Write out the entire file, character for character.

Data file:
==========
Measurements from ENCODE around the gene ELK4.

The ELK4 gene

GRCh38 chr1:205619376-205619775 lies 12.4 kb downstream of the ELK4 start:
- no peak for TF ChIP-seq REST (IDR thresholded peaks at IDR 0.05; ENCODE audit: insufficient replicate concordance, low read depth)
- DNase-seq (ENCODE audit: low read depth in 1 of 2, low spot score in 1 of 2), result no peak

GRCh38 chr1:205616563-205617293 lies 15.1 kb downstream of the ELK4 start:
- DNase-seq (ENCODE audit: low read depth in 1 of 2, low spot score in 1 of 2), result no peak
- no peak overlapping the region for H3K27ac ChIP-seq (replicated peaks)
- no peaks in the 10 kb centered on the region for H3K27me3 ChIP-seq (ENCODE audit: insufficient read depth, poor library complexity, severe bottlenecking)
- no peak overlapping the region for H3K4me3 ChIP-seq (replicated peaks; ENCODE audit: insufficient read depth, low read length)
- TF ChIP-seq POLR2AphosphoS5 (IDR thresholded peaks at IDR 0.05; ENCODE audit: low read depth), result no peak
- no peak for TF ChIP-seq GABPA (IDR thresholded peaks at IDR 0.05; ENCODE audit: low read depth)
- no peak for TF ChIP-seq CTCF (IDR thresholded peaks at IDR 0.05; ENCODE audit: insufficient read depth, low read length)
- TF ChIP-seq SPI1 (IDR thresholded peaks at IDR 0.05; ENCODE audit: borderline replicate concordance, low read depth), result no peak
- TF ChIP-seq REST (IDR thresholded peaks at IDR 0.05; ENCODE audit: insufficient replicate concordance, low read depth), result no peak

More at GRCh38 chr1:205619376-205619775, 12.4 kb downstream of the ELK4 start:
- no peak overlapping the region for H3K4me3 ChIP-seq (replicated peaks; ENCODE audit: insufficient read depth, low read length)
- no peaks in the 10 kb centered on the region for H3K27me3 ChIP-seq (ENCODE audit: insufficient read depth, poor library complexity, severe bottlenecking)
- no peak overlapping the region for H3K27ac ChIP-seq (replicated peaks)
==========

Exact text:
Measurements from ENCODE around the gene ELK4.

The ELK4 gene

GRCh38 chr1:205619376-205619775 lies 12.4 kb downstream of the ELK4 start:
- no peak for TF ChIP-seq REST (IDR thresholded peaks at IDR 0.05; ENCODE audit: insufficient replicate concordance, low read depth)
- DNase-seq (ENCODE audit: low read depth in 1 of 2, low spot score in 1 of 2), result no peak

GRCh38 chr1:205616563-205617293 lies 15.1 kb downstream of the ELK4 start:
- DNase-seq (ENCODE audit: low read depth in 1 of 2, low spot score in 1 of 2), result no peak
- no peak overlapping the region for H3K27ac ChIP-seq (replicated peaks)
- no peaks in the 10 kb centered on the region for H3K27me3 ChIP-seq (ENCODE audit: insufficient read depth, poor library complexity, severe bottlenecking)
- no peak overlapping the region for H3K4me3 ChIP-seq (replicated peaks; ENCODE audit: insufficient read depth, low read length)
- TF ChIP-seq POLR2AphosphoS5 (IDR thresholded peaks at IDR 0.05; ENCODE audit: low read depth), result no peak
- no peak for TF ChIP-seq GABPA (IDR thresholded peaks at IDR 0.05; ENCODE audit: low read depth)
- no peak for TF ChIP-seq CTCF (IDR thresholded peaks at IDR 0.05; ENCODE audit: insufficient read depth, low read length)
- TF ChIP-seq SPI1 (IDR thresholded peaks at IDR 0.05; ENCODE audit: borderline replicate concordance, low read depth), result no peak
- TF ChIP-seq REST (IDR thresholded peaks at IDR 0.05; ENCODE audit: insufficient replicate concordance, low read depth), result no peak

More at GRCh38 chr1:205619376-205619775, 12.4 kb downstream of the ELK4 start:
- no peak overlapping the region for H3K4me3 ChIP-seq (replicated peaks; ENCODE audit: insufficient read depth, low read length)
- no peaks in the 10 kb centered on the region for H3K27me3 ChIP-seq (ENCODE audit: insufficient read depth, poor library complexity, severe bottlenecking)
- no peak overlapping the region for H3K27ac ChIP-seq (replicated peaks)